I wrote guidelines for common interface elements such as modal views. I based the spacing of elements on an 8-point grid.
Design Tool Upgrade
Climate designers previously built interfaces with Adobe Illustrator. After joining I helped the team transition to Sketch + Zeplin. My prior team Sketch training sessions were about to pay off. I built my library using Sketch’s Library system. Now our design team of six could synchronize UI components across the team. I exported the guidelines to Zeplin for engineers and product managers.
Our project’s big break came after several months. The Engineering team started a separate project to refactor the web app for our international launch. They needed new fluid content blocks to support language translation. I jumped on this chance to implement my design system across the site.
Engineers implemented changes in a QA version of the web app. I worked alongside our QA team to test the site and open tickets for new issues.
Our new React-based component library used simple code snippets to accelerate frontend web development. And now components shared a common source.
How would we update our system? Design would stack “breaking” changes in a 6-month release cycle. This gave engineers time to consider the system-wide impact. Engineers could deploy new components at any time with a simple JIRA ticket as their guide.
- Breaking changes: Updates to the system including CSS box model changes (width, height, border, etc). Design and Engineering must meet to describe needs.
- Non-breaking changes: New or simple component updates. Continuous deployment. Design opens a JIRA ticket with the request.
This bridge system launch was a full year in the making. My skunkworks project made it to production. With our technical foundation in place, we were ready to start on Version 2.0’s visual styles.
Design System 2.0
A visual designer and I started work on the next version in early 2019.
Our visual designer experimented with several different UI concepts for a new product experience. I refined his ideas and built them into a Figma Style library. When ready, engineers could add them to our React Component Library. Our tooling and craft came a long way.
System 2.0 Icons
I organized, labeled, and QA’ed accessibility and consistency. I built the system into a component-based Figma library.
Bring it to Life
Our visual designer made static UI mockups like this loading indicator (left). I brought the loader to life with CSS animation (right).
System 2.0 Additional Examples
We launched the bridge system in 2018. This included a Sketch Library and a React Component Library.
We saved time. Designers often skipped wireframes and prototyped in high fidelity. Engineers built consistent experiences faster with readymade React components.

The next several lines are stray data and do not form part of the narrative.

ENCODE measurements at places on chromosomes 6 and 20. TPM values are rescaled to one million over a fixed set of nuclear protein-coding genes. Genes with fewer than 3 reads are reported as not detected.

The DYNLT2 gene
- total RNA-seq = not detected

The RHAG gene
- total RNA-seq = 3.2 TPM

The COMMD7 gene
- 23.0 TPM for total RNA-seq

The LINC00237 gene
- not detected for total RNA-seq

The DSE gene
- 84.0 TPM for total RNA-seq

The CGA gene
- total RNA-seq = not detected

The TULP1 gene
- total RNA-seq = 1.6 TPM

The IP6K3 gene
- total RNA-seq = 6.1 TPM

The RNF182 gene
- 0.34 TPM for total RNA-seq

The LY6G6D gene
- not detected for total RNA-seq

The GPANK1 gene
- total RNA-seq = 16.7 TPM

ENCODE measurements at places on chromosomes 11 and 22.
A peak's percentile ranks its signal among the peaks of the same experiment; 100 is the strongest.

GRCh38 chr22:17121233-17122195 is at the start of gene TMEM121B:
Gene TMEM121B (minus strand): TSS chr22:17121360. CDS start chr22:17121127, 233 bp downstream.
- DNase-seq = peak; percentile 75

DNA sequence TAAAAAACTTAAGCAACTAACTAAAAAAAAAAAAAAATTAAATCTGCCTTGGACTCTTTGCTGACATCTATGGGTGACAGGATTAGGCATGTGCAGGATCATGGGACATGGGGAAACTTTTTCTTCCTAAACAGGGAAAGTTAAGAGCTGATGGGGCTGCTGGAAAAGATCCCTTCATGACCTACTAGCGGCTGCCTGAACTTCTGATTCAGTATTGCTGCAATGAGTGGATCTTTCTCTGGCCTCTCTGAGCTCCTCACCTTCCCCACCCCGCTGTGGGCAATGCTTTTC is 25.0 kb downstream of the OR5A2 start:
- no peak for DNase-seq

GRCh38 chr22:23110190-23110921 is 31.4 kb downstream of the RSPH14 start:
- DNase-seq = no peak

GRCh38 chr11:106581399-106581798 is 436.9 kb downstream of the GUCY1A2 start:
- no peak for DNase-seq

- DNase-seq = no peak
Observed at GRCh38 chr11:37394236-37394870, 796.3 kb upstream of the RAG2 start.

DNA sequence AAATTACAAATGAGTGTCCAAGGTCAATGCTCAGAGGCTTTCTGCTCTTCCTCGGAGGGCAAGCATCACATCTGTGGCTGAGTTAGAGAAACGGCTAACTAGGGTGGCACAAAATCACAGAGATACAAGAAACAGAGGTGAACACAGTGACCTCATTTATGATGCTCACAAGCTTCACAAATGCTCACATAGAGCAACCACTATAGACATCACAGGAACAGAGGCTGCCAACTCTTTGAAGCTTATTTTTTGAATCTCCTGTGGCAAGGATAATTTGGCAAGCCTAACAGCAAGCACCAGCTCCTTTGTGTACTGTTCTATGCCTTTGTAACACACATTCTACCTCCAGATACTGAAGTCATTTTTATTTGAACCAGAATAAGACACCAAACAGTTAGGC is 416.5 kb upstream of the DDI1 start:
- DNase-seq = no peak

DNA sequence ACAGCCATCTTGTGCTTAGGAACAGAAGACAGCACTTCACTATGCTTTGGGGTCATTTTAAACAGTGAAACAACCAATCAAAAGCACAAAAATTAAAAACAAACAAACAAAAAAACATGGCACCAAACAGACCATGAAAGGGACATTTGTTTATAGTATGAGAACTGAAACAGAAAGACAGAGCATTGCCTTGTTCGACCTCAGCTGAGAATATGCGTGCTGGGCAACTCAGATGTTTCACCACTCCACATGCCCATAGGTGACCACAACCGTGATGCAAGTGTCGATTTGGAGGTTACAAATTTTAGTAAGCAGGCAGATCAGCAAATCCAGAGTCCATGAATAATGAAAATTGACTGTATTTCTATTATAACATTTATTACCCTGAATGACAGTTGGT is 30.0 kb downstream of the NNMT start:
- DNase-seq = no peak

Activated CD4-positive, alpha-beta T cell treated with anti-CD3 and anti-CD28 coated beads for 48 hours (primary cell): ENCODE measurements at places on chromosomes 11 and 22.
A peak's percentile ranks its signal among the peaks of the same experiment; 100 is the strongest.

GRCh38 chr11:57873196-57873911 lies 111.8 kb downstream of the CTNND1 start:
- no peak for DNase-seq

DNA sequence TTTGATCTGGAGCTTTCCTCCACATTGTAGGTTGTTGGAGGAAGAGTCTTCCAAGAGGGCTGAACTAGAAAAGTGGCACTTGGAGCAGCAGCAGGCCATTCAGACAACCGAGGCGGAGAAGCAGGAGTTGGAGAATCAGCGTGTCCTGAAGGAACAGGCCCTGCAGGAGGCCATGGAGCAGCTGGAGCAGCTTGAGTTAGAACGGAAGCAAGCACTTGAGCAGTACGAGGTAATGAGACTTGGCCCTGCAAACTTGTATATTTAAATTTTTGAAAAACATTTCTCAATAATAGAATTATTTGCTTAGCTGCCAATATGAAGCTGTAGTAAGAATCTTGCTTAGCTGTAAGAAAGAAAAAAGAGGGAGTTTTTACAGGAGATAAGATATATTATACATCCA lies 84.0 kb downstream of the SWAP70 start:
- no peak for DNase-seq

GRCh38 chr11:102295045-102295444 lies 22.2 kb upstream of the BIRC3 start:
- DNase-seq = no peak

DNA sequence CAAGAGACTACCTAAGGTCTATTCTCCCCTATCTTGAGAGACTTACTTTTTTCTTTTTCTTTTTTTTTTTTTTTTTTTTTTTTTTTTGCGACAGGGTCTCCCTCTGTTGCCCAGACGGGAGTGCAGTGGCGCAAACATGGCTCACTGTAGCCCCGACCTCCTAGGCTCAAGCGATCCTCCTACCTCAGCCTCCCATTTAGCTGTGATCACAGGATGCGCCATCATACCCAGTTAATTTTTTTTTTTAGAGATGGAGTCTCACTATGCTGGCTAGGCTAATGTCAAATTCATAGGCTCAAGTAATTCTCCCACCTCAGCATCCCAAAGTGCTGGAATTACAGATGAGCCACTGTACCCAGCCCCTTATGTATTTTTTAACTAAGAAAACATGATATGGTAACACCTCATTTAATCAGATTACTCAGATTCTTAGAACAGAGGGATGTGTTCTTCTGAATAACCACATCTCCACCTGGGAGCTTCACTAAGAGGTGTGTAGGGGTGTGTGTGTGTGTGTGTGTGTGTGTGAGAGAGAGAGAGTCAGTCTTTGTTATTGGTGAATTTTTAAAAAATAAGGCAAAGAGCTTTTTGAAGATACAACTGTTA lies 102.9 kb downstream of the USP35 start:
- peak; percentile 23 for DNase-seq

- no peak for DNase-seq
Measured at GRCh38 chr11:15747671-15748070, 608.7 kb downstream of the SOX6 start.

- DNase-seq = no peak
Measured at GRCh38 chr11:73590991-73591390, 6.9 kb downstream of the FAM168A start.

Most importantly, the project strengthened Climate’s design & engineering coordination. Sadly, I left the company before our 2.0 styles were complete. I only share this second version because the team moved in a new direction.
I found one engineer who wanted to move closer to design. One engineer led to two. I got this project off the ground with their help. Why do we avoid collaboration with teams from unfamiliar disciplines? Ego. We want to feel smart. Our silos hide knowledge gaps. Tech companies solving “non-tech” problems can’t survive in isolation. This project made me a strong collaborator.
Document Document Document
An agreeable conversation between design and engineering won’t get a product on the roadmap. That’s an agreement without commitment. Write a proposal. Add diagrams. Show both the how and the why. Add this information to JIRA. Then watch your hallway conversations move to planning.
Living Design System
Your system needs help. Encourage your team to contribute. This is a living product. New patterns and ideas come from everywhere. Other designers can explore unique solutions without constraints. Their ideas often only need a few tweaks to fit with the family. Design governance is part of the job.
We should improve app production quality with visual regression testing. This includes automated snapshots of the app to find style inconsistencies.
We should track the use of every UI library component in the production app. I’d love to see every use of a primary button to assure continuity. Seeing all instances of a component in context would improve the entire system.
Tools & Resources
- WebAim: Accessibility checker for color contrast + text size
- Stark Accessibility Compliance: Accessibility Plugin for Figma & Sketch
- Color Brewer: Accessible colors for maps
- Pseudolocalize Sketch Plugin: Simulate long text strings with dummy text
- Smartling: Internationalization (i18n) service
- React Spring: Library for physics-based animations not possible with CSS
- React Styleguidist: Component dev environment with living style guide